Marina Sirtis and Nichelle Nichols and Huston Huddleston, who are doing the Vulcan salute, smile for cameras.
“Star Trek” actors Marina Sirtis and Nichelle Nichols with Huston Huddleston at the Sci-Fi Hollywood Museum booth at WonderCon 2017. Huddleston appeared regularly at comic book, sci-fi and film conventions with pieces of a salvaged replica of the bridge from “Star Trek: The Next Generation.”
(Albert L. Ortega / Getty Images)

The restored bridge, however, is not assembled at Sci-Fi World. The organization recently announced that city inspectors and the owners of the building will not permit it to be displayed in its entirety because the bridge doesn’t have sprinklers on its ceiling, making it a fire hazard. The newly restored chairs and computers will be on display for photo ops.

Trekkie outcry

Tickets for Sci-Fi World’s red-carpet gala sold for $200 to $400. However, due to the ongoing permitting issues, the gala was held in the parking lot at the last minute. Santa Monica Fire Marshal Joe Cavin ensured no one entered the building. Huddleston was there, Grimwade said, talking with attendees and even running an auction for a speed painting.

Bradley Clifton, a self-professed “big sci-fi nerd” from Kentucky, donated to the original Kickstarter and flew to L.A. for the “gala.” He described a red carpet near portable toilets, a self-serve table of Buca di Beppo pasta with 2-liter bottles of off-brand soda — and none of the celebrities, bands or comedians that he expected. Clifton got his ticket money back but was out more than $600 for his plane fare and hotel.

“I’ve never been to a red carpet,” Clifton said, adding that the museum’s online posts teasing star-studded guests led him to believe it would be a ritzy L.A. affair, and he had been worried about what to wear. “I just see all this stuff on TV, and I’m thinking, ‘Big deal,’ and I’m like, ‘Wow, this is it?’ ”

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The red carpet at the Sci-Fi World opening gala in front of portable toilets.
Sci-Fi World’s red-carpet gala was held in the museum parking lot at the last minute. Attendees said it was not what they had expected.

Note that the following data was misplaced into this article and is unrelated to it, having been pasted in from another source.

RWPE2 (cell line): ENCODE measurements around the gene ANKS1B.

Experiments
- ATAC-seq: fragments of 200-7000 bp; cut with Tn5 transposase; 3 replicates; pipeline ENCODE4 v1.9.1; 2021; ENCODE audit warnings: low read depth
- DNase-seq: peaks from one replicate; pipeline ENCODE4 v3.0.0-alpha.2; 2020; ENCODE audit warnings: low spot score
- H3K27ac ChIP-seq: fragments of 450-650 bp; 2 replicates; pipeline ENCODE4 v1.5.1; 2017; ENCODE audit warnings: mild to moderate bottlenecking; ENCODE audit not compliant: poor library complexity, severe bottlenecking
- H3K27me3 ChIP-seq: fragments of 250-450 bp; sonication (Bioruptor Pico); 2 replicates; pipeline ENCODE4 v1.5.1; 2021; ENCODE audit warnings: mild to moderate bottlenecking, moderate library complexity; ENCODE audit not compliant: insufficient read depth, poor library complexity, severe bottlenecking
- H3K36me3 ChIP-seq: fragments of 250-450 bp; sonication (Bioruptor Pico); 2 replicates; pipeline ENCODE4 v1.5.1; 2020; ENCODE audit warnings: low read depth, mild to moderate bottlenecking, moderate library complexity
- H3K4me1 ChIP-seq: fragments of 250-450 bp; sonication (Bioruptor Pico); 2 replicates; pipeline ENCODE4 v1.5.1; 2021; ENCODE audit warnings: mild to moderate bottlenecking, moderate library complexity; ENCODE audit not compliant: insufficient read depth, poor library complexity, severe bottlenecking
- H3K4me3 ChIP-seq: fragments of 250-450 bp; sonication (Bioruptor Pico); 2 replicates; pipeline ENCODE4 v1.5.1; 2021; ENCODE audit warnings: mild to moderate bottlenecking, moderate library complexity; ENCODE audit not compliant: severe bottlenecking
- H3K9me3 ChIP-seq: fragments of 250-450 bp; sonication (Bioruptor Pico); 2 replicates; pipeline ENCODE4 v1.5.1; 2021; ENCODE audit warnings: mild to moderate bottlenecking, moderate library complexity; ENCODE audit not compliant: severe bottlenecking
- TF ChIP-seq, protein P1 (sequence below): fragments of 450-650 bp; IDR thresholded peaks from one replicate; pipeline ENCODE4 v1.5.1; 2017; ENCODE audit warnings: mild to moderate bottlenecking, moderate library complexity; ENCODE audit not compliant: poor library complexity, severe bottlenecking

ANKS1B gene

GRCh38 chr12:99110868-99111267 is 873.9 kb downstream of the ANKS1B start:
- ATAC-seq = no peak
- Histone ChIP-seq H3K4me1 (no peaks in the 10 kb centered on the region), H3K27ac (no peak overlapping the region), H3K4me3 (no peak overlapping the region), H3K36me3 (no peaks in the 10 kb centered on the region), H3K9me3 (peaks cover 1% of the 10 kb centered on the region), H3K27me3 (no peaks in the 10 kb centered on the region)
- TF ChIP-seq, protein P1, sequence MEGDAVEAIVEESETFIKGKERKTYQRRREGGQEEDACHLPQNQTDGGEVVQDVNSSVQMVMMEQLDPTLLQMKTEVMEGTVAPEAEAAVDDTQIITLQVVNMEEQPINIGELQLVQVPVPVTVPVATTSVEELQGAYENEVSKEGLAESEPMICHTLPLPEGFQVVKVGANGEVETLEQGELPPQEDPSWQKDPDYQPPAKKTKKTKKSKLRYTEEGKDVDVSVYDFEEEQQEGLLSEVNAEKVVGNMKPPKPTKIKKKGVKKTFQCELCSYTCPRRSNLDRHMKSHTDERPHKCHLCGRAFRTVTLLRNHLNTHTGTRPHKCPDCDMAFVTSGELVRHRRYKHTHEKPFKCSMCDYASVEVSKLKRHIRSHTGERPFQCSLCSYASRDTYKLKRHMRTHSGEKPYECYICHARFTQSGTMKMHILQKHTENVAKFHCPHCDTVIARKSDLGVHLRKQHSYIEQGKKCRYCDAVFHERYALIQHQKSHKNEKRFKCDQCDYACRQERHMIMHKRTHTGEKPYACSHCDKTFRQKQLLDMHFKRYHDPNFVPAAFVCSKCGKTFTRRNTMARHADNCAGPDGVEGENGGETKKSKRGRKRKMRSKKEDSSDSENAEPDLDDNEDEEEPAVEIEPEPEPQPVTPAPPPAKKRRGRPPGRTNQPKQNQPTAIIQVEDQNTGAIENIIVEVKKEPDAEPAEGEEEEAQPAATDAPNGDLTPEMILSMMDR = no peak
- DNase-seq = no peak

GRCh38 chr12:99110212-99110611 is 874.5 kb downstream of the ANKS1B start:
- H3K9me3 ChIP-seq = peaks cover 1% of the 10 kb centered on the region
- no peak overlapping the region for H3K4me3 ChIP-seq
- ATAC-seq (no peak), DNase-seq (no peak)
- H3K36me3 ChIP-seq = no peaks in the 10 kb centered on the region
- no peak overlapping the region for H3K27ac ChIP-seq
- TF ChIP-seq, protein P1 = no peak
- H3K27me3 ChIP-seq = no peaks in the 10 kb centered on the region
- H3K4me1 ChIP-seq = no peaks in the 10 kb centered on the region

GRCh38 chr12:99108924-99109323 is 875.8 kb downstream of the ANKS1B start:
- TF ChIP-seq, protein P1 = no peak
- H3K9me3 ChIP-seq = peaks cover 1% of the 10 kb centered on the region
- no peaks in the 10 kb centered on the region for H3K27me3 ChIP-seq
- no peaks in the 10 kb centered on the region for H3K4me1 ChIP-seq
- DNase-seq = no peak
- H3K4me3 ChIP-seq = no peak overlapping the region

(Bradley Clifton)

Olivia Youngers, an actress who appeared in the CBS All Access series “Star Trek: Picard,” volunteered for the museum’s nonprofit in 2014. She said she withdrew her support after a few exchanges with Huddleston made her uncomfortable, and she later learned of his conviction.

“He would frequently comment on my age and how young I looked, and that unnerved me,” she said. When she heard the museum was opening, she discovered that Huddleston was still listed on its tax forms and decided to raise awareness about his involvement on Twitter.

Huddleston said he did not recall Youngers ever being a volunteer. If he made such a comment, it was meant to be a compliment, he added.

Bill Smith, co-host and co-founder of the popular “Trek Geeks” podcast, contributed a small sum to one of Huddleston’s Kickstarters and featured him on his show. Smith pulled the episode off his archives after Huddleston’s conviction and issued an apology to fans.

A Kickstarter update that said Sci-Fi World was about to open alarmed him. On May 9 he wrote to the museum, asking whether Huddleston was still involved.

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“Hi, not for years. John Purdy has been boss since 2018,” read the reply reviewed by The Times.

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“People donating money, especially through a crowdfunding campaign, expect some level of transparency,” said Smith, who added later: “It does feel like they’re trying to just sort of sweep it under the rug and say, ‘There’s nothing to see here.’ How many fans are gonna go through this thing? How many families are going to go through this thing with kids?”